Before we dive into the solution for the error above, let us go back to basics to make sure you understand what a function is. This will be important for fixing and troubleshooting the error. Feel free to skip ahead if you have a good grasp of this concept already.
A block of code that is reusable can be called a “function." The word “reusable" tells us that the function can be called any number of times and from anywhere in the project.
If we need to make an enhancement or modification in any flow of action which is already encapsulated in a function, we only need to make the change in one place — the function. This will handle the change in flow wherever the function has been called.
The block of code with a function name that is called in several places is named the “Called Function" and the line of code that calls the function is the “Calling function."
Arguments in a function
Let’s say you have some data that’s required for the block of code — the function — to programmatically run. This data can be input in the same line as the function name.
These inputs are called as “Arguments" or “Parameters" in programming. We can define the data type of the arguments along with the variable names when defining the function. However, this is not mandatory.
Based on the usage of the variable arguments in the code, the data type of the arguments can be assumed too.
Return value in a function
After running the block of code programmatically, there may be some information that the function wants to pass back to the calling function. This is called the return value. Optionally, the data type of the return value can also be mentioned while defining the function.
Defining a function with arguments and a return value
Let’s imagine a function called from a sub procedure of a save button on a student admission form. Let us name the function fn_SaveStudent. The function will take all the field values from the form GUI and insert them as a student record into a database.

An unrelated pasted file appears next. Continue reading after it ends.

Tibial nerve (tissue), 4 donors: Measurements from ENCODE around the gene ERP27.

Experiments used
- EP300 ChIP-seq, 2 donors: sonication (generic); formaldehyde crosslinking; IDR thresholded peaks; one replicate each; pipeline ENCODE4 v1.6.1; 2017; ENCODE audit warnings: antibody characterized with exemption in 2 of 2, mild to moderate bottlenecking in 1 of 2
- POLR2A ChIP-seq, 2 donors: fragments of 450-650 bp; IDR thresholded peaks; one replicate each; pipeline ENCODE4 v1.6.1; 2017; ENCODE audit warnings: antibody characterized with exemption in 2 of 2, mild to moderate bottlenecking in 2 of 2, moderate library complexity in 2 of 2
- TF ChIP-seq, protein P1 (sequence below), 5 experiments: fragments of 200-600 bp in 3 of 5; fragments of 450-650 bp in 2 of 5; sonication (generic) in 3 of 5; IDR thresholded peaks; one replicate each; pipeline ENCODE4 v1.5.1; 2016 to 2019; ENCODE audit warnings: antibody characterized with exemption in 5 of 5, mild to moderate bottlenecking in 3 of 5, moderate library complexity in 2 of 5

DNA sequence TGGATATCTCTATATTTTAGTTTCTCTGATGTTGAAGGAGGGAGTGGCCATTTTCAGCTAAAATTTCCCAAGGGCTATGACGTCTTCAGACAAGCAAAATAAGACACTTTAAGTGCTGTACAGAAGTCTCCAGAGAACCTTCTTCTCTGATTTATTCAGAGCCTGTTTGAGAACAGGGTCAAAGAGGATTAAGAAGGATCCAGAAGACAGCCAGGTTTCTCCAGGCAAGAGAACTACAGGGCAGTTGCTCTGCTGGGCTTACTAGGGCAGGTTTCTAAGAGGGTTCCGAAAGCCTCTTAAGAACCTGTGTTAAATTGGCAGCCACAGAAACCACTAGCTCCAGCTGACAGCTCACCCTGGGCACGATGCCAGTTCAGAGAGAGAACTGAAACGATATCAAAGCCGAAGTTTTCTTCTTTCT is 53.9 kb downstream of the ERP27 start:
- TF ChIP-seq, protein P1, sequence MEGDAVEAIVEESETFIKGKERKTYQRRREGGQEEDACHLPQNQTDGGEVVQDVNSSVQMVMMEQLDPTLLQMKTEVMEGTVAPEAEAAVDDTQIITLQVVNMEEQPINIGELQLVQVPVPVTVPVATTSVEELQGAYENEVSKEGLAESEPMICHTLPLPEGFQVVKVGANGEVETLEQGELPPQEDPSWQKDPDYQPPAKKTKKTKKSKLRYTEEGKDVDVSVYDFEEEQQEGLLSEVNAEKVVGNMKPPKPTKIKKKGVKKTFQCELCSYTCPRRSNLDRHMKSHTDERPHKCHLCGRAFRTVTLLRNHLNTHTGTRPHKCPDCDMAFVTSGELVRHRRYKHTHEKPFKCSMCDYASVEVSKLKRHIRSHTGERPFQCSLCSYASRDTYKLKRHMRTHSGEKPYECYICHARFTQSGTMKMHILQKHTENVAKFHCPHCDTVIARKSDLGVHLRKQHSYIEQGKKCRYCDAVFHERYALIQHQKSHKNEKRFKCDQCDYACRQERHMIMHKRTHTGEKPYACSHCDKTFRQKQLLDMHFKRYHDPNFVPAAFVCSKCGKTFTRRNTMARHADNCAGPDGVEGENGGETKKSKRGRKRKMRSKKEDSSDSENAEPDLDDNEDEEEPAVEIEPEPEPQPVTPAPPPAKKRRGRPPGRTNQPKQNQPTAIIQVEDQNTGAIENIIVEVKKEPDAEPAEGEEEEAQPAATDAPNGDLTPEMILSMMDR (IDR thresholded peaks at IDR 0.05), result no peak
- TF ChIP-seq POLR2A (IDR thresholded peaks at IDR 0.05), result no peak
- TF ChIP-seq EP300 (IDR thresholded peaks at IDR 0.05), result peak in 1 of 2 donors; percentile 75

The field values need to be sent as arguments from the calling function to the called function.
In turn, the database will generate a “Student ID" automatically. The function can return this value to the calling function, which in turn can display the “Student ID" on any field in the student admission form" or in a message box.
'Sub – procedure for the click event of a save button
Private Sub cmdSave_Click()
strName = txtName.Value
intAge = lstAge.Value
strGen = lstgender.Value
lngContact = txtcontact.Value
Call fn_SaveStudent(strName, intAge, strGen, lngContact)
Function fn_SaveStudent(strName As String, intAge As Integer, strGen As String, lngContact As Long) As String
'code to insert the variable values in the parameters into the DB and get back the generated Student Id
fnSaveStudent = strstudentId
These functions are the predefined blocks of code offered by programming languages for various purposes. In VBA, we have a wide range of built-in functions. Some examples are found below.
Split a string using a character as a delimiter. An array of words is returned
Convert the paramter value to a value of variant data type
Convert the paramter value to a value of currency data type
ccur ( <path_name> )
Convert the paramter value to a date
cdate ( <path_name> )
Optional arguments & the error “Argument not optional"
For user-defined functions, the arguments are considered optional or mandatory depending on whether you used the “OPTIONAL" keyword when defining the parameters in the called function.
In this called function, no argument is defined with the “Optional" keyword, so when an argument is not passed in the calling function, we see the error message “Argument not Optional."
In order to resolve this, we need to either pass the parameter in the calling function or mark the rollno argument as optional. The below piece of code fixes the error.
Call fn_demo1("Baby Aneesh", "A+")
Function fn_demo1(strname, strgrade, Optional ByVal introllno As Integer)
'Just display the values of all parameters
MsgBox "Student name: " &amp; strname &amp; vbCrLf &amp; "Grade: " &amp; strgrade &amp; vbCrLf &amp; "Roll no: " &amp; introllno
In the case of built-in functions, the syntax clearly states whether the parameters are optional or mandatory.
Here only the expression i.e. the string is a mandatory argument. So, the code runs successfully even if the last two optional arguments are not passed.
However if the mandatory argument is not passed, it results in the compile error “Argument not optional".
To resolve this compile error, the mandatory arguments need to be passed to the function call.
The compile error discussed in this article is self-explanatory if you understand the purpose and usage of functions in general. We need to pass all mandatory arguments of the expected data type in order to avoid compile errors like this.